In a survey published by Citrix, almost 60 percent percent of responding companies further indicated they had found mining malware on their systems at some time in the past, with the vast majority of those instances (around 80 percent) being in the last six months.
As reported by ZDNet, the research also found that 60 percent of afflicted firms said less than 50 computers had been infected, while a tenth said over 100 machines had likely hosted illicit mining code.
Crypto-mining malware, which has ballooned in popularity among cybercriminals since last year, is hidden software that infects victims’ devices, harnessing their processing power to mine cryptocurrencies. Mining code can also be concealed within websites to tap visitors’ devices for the same purpose.
Recent reports have indicated that while, last year, ransomware was by far the most popular tool in the online bad actor’s box, illicit miners have now taken over and represent around 32 percent of all malware attacks.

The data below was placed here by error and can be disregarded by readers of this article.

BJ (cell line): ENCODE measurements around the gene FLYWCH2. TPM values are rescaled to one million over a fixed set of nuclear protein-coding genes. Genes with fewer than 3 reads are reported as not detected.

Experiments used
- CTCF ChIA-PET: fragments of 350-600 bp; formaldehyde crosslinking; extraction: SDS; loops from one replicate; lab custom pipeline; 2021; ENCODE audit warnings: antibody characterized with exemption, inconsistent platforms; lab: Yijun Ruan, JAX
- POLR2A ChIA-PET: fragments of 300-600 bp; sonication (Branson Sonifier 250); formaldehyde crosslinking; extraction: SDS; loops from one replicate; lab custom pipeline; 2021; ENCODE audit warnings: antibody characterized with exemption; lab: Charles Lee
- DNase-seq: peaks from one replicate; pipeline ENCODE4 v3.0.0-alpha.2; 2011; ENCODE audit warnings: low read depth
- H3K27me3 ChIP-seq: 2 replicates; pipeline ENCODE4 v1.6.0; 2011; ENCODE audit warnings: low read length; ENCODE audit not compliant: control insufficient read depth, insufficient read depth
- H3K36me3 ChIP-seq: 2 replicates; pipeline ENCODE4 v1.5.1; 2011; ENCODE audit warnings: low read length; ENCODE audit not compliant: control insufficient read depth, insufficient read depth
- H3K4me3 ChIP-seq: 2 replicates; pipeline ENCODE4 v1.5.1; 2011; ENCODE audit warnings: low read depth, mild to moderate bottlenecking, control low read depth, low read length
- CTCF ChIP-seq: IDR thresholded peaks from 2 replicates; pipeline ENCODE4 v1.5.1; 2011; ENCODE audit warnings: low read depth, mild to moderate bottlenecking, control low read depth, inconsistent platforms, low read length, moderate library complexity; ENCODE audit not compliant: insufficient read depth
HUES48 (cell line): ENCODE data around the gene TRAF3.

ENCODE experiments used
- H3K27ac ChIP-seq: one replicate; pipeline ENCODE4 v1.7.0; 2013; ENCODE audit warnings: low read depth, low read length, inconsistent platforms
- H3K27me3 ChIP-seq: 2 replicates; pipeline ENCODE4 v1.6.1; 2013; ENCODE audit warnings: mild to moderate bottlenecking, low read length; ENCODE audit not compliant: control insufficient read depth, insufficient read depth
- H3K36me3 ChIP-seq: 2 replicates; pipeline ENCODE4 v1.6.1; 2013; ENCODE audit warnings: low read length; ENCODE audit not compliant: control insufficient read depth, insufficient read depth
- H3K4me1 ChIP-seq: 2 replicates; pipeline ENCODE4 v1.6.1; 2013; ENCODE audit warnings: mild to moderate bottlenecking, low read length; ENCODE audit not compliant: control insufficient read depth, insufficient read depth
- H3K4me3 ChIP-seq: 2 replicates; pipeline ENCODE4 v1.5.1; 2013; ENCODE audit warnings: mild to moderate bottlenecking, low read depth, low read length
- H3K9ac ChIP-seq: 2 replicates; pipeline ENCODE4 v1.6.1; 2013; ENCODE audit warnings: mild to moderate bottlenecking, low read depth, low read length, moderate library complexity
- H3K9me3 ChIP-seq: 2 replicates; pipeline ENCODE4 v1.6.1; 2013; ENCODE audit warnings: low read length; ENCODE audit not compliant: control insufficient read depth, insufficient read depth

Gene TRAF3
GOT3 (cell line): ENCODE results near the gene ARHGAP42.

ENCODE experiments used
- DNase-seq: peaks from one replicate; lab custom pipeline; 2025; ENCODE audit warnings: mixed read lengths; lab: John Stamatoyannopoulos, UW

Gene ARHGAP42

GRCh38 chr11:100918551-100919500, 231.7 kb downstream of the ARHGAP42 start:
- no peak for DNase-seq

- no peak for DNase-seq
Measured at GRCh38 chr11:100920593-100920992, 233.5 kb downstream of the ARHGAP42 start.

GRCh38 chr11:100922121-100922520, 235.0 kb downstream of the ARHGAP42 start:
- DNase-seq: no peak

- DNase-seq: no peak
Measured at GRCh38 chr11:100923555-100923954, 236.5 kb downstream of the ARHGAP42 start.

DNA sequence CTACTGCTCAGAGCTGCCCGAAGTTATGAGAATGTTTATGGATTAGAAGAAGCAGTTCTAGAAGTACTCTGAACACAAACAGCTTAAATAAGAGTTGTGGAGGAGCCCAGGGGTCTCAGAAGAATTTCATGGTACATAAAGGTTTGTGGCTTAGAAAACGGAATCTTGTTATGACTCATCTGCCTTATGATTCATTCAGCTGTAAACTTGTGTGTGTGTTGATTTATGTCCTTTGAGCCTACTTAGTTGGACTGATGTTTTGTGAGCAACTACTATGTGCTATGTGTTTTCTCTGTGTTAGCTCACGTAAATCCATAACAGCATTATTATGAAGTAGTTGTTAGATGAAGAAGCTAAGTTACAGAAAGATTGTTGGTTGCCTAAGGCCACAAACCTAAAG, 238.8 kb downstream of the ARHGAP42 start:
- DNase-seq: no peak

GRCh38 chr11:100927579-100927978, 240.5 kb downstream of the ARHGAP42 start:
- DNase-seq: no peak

Uncovering mining malware is not always easy, either. According to the survey, while network monitoring software discovered the malware in over a third of cases, a similar number were reported by company employees, and 16 percent found the intrusions after devices noticeably slumped in performance.
While the figures emphasize the need for companies to put measures in place to counter the rapidly growing threat of malicious miners, the research suggests that a fifth of firms still have not done so.
Recently, researchers at Kaspersky Labs recently reported that a new form of cryptojacking malware has been spreading across corporate networks in nations including India, Brazil, Colombia and Turkey. The miner “is capable of stealthily establishing itself in a system and spreading across large corporate networks infecting both workstations and servers,” Kaspersky said.
Another attack reported this month by security firm Trustwave was found to target MicroTik routers and led to the installation of the Coinhive mining software on over 17,000 devices, largely in Brazil.
Malware image via Shutterstock